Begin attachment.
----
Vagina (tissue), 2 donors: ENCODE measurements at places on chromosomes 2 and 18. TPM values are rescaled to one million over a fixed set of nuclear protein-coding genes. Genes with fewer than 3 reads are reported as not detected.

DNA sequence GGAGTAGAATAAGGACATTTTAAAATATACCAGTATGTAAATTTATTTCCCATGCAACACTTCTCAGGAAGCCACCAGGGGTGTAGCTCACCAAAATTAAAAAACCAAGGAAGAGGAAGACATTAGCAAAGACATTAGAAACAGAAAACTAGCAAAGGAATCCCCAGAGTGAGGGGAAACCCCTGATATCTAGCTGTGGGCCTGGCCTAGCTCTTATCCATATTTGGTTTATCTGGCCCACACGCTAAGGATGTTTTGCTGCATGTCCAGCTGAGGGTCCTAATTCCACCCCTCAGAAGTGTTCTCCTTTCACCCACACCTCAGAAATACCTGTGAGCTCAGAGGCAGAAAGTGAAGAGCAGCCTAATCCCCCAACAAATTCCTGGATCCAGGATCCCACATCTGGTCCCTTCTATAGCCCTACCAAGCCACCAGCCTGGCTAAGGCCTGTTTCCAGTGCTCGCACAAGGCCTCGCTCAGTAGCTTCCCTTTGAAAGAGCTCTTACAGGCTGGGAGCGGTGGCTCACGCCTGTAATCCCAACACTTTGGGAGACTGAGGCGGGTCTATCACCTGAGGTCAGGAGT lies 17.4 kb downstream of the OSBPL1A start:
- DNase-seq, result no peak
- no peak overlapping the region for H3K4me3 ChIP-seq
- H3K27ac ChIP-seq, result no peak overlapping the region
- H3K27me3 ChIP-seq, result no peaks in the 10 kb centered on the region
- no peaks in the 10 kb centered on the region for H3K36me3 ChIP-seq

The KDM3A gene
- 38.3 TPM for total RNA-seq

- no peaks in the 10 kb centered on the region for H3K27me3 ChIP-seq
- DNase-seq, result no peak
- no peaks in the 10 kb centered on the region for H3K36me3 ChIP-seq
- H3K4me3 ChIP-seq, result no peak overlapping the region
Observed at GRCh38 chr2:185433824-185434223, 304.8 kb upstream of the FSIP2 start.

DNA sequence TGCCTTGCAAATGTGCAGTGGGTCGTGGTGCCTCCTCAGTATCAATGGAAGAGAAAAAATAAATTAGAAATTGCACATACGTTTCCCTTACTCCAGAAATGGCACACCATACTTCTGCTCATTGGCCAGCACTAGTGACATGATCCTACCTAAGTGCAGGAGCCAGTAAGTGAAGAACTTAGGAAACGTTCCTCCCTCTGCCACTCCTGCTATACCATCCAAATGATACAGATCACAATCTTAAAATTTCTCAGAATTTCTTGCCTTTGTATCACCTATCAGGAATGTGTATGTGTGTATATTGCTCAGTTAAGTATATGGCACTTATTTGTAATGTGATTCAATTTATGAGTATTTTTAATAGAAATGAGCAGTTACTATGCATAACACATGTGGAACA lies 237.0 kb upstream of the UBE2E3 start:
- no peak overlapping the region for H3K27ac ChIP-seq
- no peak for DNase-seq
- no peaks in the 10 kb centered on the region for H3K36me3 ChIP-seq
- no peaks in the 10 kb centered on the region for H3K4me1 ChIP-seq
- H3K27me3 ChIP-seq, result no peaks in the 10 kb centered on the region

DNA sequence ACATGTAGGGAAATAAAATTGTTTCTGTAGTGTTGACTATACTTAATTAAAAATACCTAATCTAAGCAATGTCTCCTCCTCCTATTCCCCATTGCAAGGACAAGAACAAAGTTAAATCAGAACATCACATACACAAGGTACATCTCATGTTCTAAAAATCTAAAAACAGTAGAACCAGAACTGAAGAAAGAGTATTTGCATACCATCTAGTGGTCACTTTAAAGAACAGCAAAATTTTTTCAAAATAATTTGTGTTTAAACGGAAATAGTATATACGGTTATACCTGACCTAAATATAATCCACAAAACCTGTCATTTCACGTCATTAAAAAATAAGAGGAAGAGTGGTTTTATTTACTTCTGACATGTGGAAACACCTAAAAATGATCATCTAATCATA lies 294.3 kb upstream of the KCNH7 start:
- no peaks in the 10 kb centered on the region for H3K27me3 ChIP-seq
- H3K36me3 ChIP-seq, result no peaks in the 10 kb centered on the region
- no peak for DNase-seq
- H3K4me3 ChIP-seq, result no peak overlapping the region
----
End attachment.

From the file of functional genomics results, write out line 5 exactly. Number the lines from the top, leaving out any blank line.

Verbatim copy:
- H3K27ac ChIP-seq, result no peak overlapping the region